Organizational Conflict: New Executive Director = Unhappy Employees

Photo by deovolenti

Back a couple years ago I was working with an organization that had lost its long-time Executive Director. So, they conducted a search, found a new ED and everyone lived happily ever after.

Not quite so fast…when the new ED started, she seemed great. Everyone got along with her, and she seemed to truly care about the organization. That is until she told a homosexual employee that she thought homosexuality was wrong. And she started not showing up at meetings. Oh, and she started talking about employees with other employees. She also starting talking about changing the focus of some programs, and eliminating others because her personal morals/viewpoints didn’t jive with those program’s focuses. There were so many other issues, I honestly cannot list them all here.

Did I mention this was a tiny organization (staff of 8) and were all friends? Well, needless to say a couple short months after she started the staff were unhappy. Don’t get me wrong, this was obviously not a case new boss-itis. The fundamental problem was that the organization and the Board did not have a clear process for how to deal with this. When one employee went to the Executive Director with her complaints, and later the Board, the Executive Director tried to fire her. When the Executive Director heard another employee went to the Board, she did fire her. The situation got completely out of hand.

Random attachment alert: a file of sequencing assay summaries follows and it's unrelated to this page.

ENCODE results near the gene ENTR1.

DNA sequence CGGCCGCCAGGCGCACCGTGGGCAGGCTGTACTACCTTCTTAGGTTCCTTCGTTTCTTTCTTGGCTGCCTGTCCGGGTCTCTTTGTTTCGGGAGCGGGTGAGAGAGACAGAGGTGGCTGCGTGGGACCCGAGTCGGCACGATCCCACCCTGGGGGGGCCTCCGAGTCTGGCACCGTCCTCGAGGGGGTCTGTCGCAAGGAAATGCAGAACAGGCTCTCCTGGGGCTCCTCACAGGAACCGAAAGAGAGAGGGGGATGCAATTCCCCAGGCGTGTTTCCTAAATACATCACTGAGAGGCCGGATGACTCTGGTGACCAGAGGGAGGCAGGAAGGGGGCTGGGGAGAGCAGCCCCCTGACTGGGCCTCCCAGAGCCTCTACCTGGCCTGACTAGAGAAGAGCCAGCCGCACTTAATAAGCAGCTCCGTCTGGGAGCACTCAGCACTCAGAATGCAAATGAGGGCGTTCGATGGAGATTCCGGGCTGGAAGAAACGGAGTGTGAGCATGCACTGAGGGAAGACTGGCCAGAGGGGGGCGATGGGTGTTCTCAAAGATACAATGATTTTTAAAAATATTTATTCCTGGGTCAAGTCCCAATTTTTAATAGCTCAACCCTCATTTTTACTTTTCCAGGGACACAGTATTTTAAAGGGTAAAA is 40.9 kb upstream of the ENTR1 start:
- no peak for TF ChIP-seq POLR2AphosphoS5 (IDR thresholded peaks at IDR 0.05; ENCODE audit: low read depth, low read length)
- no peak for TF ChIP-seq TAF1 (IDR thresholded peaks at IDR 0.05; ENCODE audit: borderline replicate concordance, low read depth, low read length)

Eventually, after the remaining employees had issued numerous complaints to the board (and another employee was fired because she also said something about the ED), the board finally let the ED go. This could have all been resolved if the Board had been more welcoming and discreet about employees coming to them with complaints (they actually told employees they had to tell the ED first about their complaints per the “policy”). This is why it is important to have policies surrounding non-retaliation, whistleblowers, and complaint processes.

Moral of the story: Have a clear policy for complaints against supervisors, and Executive Directors. Here, here, and here are a few to get you started.

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